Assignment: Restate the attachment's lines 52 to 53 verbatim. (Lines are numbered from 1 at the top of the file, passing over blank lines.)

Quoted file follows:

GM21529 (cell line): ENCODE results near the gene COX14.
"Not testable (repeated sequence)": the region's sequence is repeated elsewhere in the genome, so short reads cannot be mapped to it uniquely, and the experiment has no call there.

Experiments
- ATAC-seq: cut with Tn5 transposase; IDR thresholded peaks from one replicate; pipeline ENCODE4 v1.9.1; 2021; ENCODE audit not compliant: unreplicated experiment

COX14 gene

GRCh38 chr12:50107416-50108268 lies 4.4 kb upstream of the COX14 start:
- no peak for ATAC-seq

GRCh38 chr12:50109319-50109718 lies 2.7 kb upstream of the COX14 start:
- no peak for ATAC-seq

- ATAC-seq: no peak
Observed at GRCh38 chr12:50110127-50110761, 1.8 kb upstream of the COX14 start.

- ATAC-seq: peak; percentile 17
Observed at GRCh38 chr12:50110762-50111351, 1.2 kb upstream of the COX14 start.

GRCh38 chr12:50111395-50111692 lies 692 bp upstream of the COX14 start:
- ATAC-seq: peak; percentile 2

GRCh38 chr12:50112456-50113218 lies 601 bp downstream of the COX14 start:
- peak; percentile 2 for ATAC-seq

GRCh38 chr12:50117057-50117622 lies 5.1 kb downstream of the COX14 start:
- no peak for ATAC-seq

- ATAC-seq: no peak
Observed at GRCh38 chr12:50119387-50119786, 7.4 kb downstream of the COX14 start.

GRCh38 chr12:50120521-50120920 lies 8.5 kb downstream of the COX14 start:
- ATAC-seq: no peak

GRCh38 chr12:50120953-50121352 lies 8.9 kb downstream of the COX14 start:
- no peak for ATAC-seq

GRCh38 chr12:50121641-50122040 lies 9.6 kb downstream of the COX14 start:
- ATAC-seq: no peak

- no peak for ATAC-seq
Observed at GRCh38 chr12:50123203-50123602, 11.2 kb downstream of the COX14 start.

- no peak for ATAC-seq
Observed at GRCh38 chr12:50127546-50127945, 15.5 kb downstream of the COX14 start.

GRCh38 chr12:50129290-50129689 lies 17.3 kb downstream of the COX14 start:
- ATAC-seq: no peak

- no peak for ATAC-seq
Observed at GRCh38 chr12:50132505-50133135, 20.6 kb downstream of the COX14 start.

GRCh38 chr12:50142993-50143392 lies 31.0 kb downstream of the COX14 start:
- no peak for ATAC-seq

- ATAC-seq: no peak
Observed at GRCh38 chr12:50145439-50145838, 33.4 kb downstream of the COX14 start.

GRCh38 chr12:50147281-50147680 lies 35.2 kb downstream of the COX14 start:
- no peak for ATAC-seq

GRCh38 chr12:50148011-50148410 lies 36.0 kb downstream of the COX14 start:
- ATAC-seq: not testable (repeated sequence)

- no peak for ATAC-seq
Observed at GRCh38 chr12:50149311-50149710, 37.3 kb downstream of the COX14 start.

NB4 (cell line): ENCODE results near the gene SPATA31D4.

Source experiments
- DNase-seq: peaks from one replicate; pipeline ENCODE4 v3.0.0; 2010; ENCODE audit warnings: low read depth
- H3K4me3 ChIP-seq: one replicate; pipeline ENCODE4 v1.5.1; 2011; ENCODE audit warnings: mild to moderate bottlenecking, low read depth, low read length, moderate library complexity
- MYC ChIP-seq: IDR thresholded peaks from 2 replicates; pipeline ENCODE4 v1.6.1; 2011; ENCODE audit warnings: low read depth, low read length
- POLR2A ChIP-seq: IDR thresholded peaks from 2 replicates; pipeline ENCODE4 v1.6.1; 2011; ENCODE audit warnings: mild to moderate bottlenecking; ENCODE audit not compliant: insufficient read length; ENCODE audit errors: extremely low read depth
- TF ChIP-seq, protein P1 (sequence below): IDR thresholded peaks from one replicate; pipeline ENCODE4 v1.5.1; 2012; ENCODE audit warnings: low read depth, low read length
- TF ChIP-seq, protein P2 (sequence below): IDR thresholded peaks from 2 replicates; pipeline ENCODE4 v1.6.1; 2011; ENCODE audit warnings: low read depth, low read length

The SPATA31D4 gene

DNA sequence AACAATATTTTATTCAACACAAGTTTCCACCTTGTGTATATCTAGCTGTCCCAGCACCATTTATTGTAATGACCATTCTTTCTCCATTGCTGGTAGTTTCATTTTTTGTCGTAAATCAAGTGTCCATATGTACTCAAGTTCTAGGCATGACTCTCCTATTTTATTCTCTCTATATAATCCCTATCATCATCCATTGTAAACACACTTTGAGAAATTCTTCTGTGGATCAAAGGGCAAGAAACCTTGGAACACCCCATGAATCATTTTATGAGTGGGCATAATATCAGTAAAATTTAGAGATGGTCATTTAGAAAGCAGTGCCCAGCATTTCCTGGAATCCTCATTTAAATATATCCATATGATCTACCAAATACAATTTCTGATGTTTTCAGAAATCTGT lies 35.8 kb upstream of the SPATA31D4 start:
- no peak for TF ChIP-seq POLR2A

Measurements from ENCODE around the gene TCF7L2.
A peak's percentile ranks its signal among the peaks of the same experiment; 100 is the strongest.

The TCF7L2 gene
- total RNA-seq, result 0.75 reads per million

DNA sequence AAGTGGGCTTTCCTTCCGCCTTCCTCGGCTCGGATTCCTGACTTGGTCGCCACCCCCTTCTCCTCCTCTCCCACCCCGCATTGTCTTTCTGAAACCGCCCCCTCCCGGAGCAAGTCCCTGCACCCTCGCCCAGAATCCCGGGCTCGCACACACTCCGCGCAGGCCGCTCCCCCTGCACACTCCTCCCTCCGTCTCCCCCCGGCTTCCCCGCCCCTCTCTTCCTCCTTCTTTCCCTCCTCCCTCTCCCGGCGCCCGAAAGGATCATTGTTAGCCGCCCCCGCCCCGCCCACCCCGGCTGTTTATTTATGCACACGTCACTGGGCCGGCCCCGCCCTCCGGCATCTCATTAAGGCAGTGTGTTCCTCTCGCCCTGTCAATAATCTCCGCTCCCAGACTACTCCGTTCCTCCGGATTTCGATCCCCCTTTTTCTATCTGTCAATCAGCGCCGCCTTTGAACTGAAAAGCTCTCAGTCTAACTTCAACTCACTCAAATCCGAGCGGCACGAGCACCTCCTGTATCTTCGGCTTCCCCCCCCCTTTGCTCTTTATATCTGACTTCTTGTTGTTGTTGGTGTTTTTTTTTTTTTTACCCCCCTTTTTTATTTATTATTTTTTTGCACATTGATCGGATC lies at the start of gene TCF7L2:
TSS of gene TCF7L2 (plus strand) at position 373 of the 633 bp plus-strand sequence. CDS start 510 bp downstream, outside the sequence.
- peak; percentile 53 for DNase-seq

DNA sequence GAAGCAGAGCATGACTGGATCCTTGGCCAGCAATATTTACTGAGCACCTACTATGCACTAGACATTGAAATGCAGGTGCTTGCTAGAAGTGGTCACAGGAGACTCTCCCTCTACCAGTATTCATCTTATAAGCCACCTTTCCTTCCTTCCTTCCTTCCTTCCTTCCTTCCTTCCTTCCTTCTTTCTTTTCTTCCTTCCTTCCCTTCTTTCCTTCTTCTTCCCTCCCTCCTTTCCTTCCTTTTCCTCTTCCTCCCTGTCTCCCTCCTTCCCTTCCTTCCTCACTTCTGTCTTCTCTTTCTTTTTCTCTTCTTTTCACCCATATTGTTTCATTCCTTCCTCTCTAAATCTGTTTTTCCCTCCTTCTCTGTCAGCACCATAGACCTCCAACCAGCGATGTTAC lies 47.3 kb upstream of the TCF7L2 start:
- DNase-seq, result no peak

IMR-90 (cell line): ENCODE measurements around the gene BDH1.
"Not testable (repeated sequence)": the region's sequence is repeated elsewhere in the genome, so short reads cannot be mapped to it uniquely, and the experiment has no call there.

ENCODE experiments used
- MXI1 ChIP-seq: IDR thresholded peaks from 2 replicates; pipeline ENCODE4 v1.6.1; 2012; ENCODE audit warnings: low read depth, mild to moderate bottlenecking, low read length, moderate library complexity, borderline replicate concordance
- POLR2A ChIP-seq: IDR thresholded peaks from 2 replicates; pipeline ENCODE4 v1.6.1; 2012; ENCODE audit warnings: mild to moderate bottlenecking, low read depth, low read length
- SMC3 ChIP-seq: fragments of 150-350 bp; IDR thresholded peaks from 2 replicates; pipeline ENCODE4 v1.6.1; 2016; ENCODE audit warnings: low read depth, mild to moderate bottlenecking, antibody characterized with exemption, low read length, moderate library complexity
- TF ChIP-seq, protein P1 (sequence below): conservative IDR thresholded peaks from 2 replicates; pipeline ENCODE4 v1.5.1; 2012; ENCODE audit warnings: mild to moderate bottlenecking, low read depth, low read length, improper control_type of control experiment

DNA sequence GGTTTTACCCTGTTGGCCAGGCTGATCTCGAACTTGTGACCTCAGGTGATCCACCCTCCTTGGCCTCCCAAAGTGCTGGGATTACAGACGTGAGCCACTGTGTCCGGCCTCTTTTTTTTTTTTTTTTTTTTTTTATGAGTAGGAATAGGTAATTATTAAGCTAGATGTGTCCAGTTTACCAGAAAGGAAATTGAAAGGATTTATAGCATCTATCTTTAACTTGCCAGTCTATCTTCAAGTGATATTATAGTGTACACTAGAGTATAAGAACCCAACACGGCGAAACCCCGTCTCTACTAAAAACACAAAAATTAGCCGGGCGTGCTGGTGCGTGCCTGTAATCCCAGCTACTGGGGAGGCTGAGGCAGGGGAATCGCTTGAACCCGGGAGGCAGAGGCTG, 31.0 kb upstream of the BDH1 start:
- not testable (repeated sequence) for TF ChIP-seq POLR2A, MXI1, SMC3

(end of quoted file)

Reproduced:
- TF ChIP-seq, protein P1 (sequence below): IDR thresholded peaks from one replicate; pipeline ENCODE4 v1.5.1; 2012; ENCODE audit warnings: low read depth, low read length
- TF ChIP-seq, protein P2 (sequence below): IDR thresholded peaks from 2 replicates; pipeline ENCODE4 v1.6.1; 2011; ENCODE audit warnings: low read depth, low read length